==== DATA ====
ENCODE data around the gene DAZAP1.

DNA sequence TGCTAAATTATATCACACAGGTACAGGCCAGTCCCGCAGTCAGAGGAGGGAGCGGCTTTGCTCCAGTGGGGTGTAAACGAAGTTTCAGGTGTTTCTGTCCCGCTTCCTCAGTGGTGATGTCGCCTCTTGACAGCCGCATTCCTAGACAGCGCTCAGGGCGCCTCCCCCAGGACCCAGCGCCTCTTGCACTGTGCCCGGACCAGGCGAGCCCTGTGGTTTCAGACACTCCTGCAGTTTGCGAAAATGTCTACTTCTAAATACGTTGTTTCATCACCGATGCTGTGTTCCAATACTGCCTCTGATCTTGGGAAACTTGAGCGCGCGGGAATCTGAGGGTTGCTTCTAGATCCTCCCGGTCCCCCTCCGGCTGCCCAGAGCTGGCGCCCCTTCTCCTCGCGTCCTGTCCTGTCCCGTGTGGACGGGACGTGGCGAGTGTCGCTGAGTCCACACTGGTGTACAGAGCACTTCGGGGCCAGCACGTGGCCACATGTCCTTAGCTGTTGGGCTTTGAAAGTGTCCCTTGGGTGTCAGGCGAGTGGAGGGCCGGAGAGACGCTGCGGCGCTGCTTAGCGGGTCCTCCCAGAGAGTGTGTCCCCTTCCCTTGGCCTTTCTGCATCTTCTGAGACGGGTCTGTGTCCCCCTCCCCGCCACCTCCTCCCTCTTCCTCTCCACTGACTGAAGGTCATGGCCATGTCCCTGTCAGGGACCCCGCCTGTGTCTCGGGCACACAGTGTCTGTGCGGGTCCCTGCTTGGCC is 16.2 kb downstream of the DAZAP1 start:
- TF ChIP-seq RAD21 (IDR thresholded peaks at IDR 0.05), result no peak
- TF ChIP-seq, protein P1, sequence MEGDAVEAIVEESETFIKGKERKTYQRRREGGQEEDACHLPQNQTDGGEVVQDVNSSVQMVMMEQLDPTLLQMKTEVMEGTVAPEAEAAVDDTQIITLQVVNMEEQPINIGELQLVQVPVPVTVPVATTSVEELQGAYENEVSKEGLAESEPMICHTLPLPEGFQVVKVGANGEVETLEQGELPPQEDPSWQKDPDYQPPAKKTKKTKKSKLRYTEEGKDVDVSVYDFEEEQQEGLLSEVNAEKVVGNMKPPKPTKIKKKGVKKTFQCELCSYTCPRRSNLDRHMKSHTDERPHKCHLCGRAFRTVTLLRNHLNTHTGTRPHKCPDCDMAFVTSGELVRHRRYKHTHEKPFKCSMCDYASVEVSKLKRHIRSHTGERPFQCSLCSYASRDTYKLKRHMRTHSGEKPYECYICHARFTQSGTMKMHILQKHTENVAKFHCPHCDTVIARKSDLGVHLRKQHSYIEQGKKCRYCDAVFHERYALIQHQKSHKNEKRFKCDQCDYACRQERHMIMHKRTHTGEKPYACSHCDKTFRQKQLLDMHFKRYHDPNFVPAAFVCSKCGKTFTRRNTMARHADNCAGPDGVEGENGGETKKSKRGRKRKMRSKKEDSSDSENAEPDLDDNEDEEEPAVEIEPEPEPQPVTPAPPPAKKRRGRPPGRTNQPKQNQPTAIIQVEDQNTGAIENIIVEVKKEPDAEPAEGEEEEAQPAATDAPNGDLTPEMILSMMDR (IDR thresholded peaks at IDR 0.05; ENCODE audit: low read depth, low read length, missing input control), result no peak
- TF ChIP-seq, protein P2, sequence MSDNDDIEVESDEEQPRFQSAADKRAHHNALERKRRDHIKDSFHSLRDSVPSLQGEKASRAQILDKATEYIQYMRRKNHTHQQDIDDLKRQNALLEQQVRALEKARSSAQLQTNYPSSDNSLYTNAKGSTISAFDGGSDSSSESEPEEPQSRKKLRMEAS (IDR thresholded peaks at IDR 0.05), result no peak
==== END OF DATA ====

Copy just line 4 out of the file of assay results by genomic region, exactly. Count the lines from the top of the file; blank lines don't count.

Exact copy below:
- TF ChIP-seq, protein P1, sequence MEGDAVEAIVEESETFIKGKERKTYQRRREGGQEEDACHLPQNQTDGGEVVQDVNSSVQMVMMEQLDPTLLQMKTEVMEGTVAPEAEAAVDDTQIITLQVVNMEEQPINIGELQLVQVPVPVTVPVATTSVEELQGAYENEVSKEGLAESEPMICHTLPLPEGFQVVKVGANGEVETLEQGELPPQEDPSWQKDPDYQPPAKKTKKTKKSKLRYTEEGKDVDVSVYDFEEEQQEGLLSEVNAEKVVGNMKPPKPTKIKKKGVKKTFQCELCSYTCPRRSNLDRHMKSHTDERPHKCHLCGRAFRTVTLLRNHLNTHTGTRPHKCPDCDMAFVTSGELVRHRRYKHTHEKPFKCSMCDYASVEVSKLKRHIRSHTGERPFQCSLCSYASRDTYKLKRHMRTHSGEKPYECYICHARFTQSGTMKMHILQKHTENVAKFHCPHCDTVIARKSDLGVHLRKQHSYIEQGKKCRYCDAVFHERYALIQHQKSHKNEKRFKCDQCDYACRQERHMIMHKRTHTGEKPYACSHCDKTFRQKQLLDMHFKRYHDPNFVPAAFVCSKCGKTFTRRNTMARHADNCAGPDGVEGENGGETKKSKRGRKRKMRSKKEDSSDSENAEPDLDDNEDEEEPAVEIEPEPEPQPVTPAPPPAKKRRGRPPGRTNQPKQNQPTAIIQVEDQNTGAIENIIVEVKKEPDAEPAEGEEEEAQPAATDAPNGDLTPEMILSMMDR (IDR thresholded peaks at IDR 0.05; ENCODE audit: low read depth, low read length, missing input control), result no peak